As he left Managua last August following the daring guerrilla raid he led on Nicaragua's National Palace, Eden Pastora, known as "Comander Zero" of the Sandinista National Liberation Front, vowed to a crowd of cheering supporters that he would return.
In recent interviews at his remote guerrilla headquarters, Pastora said he expects eventually to go back to the National Palace as Nicaragua's first elected president after the fall of Anastasio Somoza.
More experienced as a military strategist than a politician, Pastora does not suffer from lack of confidence in either field.
What is clear is that, following the palace raid and the appearance of his photograph - complete with grenade-laden bandolier and rifle held defiantly in the air - in newspapers throughout the world, Pastora has become perhaps the best known person in Nicaraguan next to Somoza.
Pastora is the undisputed military commander of the Sandinista troops, their chief tactician, and the closest the Sandinistas come to a figure approaching the standard of revolutionary charisma set by Cuba's Fidel Castro more than 20 years ago.
But he disputes all such Castro comparisons. "The only thing we have in common," he said, "is that we were both educated by the Jesuits."
The descendant of Sicilian immigrants to Nicaragua, Pastora has spent nearly half his 42 years fighting in the Nicaragua mountains against the Somoza family and the National Guard it controls.
Pastora said he decided to join the Nicaraguan guerrillas "in 1959, when I was studying medicine in Guadalajara, Mexico. We were having lunch one day - my brother, who was also a student, and my mother, who was visiting. There was a radio report of a student massacre in Nicaragua, in Leon.It made a great impact on me.
"There were lots of guerrilla movements in those days - as many movements as there were leaders."
Beginning in the early 1960s, a number of those movements began to merge into the Sandinista National Liberation Front. It is named after Augusto Cesar Sandino, leader of anti-Somoza forces who was assassinated in 1934.
While other Sandinista leaders tend to down-play training their members have received abroad, Pastora displayed no reticence in noting that "sure, there have been some trained in Cuba," particularly in the early 1970s. "It was the least Cuba could do," he said, "to train the enemies of its enemies," an apparent reference to the launching of the 1961 Bay of Pigs invasion of Cuba from Nicaraguan shores.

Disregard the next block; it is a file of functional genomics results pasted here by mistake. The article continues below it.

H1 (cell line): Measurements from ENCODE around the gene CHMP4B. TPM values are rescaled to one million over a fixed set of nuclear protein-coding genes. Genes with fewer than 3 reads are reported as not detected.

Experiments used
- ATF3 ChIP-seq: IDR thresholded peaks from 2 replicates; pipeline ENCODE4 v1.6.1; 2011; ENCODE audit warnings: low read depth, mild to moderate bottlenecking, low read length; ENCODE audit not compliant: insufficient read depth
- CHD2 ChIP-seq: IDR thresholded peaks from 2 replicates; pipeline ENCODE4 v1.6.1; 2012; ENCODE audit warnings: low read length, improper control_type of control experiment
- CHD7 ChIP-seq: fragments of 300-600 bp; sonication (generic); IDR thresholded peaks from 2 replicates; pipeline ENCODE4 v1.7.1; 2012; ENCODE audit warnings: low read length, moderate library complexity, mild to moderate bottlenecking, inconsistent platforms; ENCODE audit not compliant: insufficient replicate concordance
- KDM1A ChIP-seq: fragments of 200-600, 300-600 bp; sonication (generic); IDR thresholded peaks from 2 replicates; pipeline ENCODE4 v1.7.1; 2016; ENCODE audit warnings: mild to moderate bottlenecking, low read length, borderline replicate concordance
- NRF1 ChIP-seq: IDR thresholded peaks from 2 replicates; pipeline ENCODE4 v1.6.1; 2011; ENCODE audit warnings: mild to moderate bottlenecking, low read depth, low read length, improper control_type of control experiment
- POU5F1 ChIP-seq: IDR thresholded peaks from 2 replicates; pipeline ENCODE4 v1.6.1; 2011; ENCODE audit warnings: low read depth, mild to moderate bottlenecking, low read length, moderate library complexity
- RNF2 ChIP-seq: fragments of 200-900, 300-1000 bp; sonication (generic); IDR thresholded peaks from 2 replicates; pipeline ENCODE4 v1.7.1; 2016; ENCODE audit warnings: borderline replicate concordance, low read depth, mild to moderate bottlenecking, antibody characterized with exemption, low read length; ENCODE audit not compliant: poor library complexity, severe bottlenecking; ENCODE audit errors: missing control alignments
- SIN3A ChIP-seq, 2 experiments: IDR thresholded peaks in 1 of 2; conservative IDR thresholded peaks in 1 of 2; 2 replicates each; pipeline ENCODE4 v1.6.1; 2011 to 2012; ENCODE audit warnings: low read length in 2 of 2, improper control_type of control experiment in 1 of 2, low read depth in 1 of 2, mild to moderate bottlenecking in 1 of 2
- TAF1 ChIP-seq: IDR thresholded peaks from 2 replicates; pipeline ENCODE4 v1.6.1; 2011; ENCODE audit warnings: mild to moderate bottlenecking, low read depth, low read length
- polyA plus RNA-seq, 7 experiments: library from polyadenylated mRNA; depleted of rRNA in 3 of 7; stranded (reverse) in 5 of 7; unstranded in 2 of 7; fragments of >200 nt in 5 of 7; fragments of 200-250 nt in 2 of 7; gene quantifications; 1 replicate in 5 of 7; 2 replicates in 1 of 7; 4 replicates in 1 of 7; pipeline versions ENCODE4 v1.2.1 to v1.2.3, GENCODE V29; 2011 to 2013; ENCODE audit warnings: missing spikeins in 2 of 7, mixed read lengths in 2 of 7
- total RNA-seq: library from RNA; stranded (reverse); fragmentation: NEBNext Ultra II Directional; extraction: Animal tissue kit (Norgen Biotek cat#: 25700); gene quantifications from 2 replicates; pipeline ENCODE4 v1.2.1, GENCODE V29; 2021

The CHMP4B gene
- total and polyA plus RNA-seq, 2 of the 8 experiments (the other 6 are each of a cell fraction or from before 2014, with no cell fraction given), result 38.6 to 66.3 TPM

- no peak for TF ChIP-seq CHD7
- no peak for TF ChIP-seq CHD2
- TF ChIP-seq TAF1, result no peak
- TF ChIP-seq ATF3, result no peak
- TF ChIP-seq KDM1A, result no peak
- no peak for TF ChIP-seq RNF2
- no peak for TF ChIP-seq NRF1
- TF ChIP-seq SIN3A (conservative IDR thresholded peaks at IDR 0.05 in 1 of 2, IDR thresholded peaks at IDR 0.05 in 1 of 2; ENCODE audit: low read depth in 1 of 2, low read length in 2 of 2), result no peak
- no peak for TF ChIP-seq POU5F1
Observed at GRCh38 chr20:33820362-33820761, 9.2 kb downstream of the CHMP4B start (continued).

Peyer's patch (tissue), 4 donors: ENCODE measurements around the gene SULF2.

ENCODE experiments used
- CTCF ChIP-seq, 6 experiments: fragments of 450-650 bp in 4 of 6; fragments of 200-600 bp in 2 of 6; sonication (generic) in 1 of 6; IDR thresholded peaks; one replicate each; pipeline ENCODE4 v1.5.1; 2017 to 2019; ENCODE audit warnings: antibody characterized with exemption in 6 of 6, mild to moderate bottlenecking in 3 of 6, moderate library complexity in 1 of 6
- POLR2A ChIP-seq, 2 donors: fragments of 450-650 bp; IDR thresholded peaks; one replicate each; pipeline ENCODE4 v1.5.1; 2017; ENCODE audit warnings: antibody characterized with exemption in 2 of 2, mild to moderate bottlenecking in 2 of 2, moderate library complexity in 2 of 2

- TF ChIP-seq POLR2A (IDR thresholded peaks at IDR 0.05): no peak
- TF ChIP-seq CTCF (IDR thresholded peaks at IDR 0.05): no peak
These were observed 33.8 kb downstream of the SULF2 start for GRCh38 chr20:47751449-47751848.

But "no matter what Somoza says," Pastora said, "I have had no outside training."
Pastora claimed that he would like to see "a Costa Rica type democracy" in Nicaragua. While he said he has no doubt that the more extreme leftist ideologues of the Sandinists "will never stop conspiring," he said he believed they would be neutralized "when there is freedom of speech in Nicaragua; when any communist, conservative, labor leader or liberal can attack anyone he wants to with words."
His most obvious current concern, however, is the Sandinista military situation.
During last month's civil war, including three unsuccessful Sandinista invasions of Nicaragua from Costa Rica, Pastora claimed, "our losses, among professional cadres, was very small. I would say about three percent out of hundreds" of the combatants.
The strongest of their three attacks over the Costa Rica border, on Sept. 17, when the Nicaraguan government accused Venezuela, Panama and Costa Rica of assisting the guerrillas, failed for several reasons, Pastora said.
"The arms came late, and we had to walk to the border for a long distance," he said. "There were only 60 of us that got across the border, only one of three columns. Initially, our plan was to take Rivas, [a small city north of the border outpost of Penas Blancas] but we were too late and [the National Guard] had already sent reinforcements."
Still, Pastora said, "we had an emormous military experience." In Penas Blancas, he said, "we were under constant fire for nine hours by tanks, mortars, artillery and airplanes. No Latin American movement has had the kind of experience that we have had."
Despite quantities of weapons taken from fallen National Guard troops and from raided arsenals, the guerrillas still appear no match for the government soldiers. Among the weapons seen at the camp were M1 rifles, some small caliber hunting weapons, and a number of M16 and what the guerrillas said were Argentine-made FAL automatic weapons, as well as several Uzi machine guns ostensibly from those sold to the Nicaraguan government by Israel.
Pastora accused Israel and the United States of heavily arming the National Guard.
"Somoza has enough guns to arm all of Central America," he said. The 5,000 M16 automatic weapons sold to Nicaragua by the United States within the past three years, Pastora said, "were not sold to fight against Honduras or Costa Rica, but to kill the Nicaraguan people."
Compared to recognized Sandinista political leaders, Pastora appears to have little ideology beyond the eventual installation of a democratic government, which he hopes to head, in a post-Somoza Nicaragua.